We actually did another fun thing. After the dojo we went to watch D9 at a local cinema. A great finale!
This is another aspect of keeping your entities small I think. Classes with a lot of instance variables tend to have more than one responsibility. This rule may also help you create a more generic design if used correctly. For example consider you want a class representing the names (first, last and middle) of a person. Since this would be three strings you choose to represent it as GivenNames and LastName where GivenNames is another class with a list of names. Suddenly you support any number of first/middle names. So a more generic solution. End even if you don't do this and let GivenNames only have two names (First and Middle) this can be changed more easily in the future.
All that said, remember that this is a rule intended for practice, not necessarily a good thing to always use in all code.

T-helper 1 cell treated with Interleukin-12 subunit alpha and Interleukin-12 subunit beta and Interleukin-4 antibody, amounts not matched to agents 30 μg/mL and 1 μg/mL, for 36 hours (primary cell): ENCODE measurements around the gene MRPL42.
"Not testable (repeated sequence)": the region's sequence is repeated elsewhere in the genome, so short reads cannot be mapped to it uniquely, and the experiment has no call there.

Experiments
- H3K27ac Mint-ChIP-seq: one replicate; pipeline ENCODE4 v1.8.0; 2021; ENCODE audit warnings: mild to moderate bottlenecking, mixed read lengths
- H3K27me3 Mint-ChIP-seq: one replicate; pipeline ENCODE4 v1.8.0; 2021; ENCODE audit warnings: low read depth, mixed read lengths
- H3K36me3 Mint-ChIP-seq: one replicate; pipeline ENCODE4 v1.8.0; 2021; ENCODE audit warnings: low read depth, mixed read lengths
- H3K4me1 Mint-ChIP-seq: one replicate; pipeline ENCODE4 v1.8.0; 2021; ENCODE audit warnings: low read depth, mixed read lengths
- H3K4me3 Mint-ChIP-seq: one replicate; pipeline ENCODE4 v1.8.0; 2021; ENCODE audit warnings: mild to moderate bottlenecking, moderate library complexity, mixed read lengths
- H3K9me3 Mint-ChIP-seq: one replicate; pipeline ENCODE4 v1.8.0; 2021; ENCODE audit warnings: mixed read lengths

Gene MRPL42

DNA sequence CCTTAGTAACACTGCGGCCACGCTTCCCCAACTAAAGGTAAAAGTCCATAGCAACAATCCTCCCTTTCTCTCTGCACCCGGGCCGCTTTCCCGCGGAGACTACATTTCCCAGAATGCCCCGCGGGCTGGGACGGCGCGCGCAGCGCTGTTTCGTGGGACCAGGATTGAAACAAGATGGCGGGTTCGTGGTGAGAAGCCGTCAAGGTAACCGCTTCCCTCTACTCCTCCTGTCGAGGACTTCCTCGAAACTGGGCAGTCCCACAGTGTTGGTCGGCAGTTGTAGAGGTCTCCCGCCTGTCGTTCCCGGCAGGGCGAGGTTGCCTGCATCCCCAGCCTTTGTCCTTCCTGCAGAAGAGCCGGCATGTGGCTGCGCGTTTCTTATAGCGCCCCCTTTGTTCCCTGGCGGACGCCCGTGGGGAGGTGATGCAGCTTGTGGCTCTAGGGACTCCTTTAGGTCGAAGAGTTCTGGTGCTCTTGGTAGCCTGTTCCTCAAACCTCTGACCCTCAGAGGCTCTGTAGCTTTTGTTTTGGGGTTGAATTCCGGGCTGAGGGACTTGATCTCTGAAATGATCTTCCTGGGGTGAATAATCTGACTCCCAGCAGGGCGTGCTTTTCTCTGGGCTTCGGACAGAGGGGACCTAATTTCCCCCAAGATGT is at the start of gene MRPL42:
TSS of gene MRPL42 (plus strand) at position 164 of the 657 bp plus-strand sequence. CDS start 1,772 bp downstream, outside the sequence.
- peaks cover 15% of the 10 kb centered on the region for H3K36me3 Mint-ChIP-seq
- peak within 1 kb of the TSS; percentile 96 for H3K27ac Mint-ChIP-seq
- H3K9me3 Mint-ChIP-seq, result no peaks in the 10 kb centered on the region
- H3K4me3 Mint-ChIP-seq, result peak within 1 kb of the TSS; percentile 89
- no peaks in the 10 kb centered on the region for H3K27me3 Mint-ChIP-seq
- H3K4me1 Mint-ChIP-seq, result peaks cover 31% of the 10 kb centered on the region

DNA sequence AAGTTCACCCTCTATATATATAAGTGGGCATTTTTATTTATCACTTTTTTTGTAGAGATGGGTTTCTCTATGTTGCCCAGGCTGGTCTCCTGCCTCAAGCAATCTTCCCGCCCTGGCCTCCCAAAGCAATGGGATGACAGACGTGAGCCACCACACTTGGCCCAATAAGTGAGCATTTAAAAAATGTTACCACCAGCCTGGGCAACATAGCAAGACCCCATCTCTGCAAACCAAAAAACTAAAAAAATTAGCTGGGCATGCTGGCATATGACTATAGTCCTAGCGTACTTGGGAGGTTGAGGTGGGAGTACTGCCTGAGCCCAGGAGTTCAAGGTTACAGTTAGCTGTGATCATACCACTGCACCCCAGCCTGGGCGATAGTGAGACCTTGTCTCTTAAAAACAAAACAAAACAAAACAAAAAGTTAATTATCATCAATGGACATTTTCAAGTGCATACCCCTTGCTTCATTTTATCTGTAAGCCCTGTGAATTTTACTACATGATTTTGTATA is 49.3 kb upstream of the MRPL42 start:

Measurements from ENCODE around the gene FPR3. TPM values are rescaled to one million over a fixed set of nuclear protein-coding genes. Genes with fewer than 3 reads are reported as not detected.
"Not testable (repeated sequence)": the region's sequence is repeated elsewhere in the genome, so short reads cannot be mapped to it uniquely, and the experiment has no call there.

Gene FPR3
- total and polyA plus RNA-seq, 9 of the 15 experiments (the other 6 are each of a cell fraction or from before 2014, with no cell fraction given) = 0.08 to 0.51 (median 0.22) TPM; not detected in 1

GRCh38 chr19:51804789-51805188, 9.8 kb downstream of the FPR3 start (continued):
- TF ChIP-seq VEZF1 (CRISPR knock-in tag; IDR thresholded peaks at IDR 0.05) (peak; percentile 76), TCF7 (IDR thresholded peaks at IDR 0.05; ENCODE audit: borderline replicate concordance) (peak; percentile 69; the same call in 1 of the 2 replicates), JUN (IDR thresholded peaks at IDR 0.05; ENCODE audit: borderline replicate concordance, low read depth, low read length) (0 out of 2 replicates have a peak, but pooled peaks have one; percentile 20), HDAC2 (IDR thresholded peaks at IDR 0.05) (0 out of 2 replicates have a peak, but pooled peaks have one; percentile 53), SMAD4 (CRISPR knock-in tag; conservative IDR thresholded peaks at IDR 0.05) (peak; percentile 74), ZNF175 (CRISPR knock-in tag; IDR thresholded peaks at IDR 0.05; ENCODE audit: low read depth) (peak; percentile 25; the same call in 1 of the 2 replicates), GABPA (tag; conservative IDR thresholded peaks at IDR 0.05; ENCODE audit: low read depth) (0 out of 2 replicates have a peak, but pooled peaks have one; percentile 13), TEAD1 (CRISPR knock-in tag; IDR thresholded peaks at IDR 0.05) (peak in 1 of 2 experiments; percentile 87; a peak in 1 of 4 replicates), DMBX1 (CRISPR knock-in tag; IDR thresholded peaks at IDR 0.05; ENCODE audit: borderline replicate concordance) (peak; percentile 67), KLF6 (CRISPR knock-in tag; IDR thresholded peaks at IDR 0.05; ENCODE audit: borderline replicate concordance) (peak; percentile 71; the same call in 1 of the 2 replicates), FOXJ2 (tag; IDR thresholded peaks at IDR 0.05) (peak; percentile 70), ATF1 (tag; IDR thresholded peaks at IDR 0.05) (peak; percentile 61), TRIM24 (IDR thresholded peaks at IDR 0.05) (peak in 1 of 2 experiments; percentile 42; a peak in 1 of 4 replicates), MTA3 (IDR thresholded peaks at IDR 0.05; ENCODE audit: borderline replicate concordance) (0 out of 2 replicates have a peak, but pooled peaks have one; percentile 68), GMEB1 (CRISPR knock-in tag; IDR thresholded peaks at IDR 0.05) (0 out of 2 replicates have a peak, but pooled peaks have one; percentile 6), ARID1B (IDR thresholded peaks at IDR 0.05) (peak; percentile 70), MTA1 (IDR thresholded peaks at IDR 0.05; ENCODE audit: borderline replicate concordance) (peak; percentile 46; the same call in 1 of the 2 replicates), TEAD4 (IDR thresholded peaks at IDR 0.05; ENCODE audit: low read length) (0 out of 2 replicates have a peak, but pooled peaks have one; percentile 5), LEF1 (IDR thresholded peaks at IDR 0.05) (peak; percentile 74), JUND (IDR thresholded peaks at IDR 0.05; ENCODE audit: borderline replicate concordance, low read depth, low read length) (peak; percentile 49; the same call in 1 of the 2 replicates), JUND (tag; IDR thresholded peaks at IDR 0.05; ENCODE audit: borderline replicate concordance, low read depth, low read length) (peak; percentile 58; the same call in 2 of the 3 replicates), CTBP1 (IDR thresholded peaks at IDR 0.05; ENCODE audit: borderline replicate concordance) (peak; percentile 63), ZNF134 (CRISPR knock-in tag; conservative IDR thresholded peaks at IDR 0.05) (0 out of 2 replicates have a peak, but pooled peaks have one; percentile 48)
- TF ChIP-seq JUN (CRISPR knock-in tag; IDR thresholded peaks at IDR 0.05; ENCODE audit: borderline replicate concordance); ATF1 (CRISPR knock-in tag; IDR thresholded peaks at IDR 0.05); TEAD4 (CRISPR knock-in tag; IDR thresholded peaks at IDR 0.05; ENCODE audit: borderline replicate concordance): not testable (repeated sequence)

This is a funny rule when exercising this. No class should be more than 50 lines long and no package should have more than 10 files. I guess package is a java-ism and converting to .Net I's say no more than 10 classes in each name-space. This is the rule that really makes you find the smallest responsibilities of your classes. A class that may have looked clean and with only one responsibility actually does more than one thing.
This is one of those rules you really should remember is only intended for practicing object calisthenics and not intended for "real code". At least with the hard limits of 50 lines per class. But I think the essence of this rule makes much sense in all OO design. Smaller classes are easier to grasp and more likely to have only one responsibility.
This rule has a weird name I think. What it means is that whenever you abbreviate in a class or method name you should think about why you do that. The assumption is that if you feel you need to abbreviate something it means you're using it too much. Also that a long method name typically means there is another class that could be created. A simple example would be an order object with a method "CreateInvoice". Maybe a better solution is to have an invoice object with a "Create" method.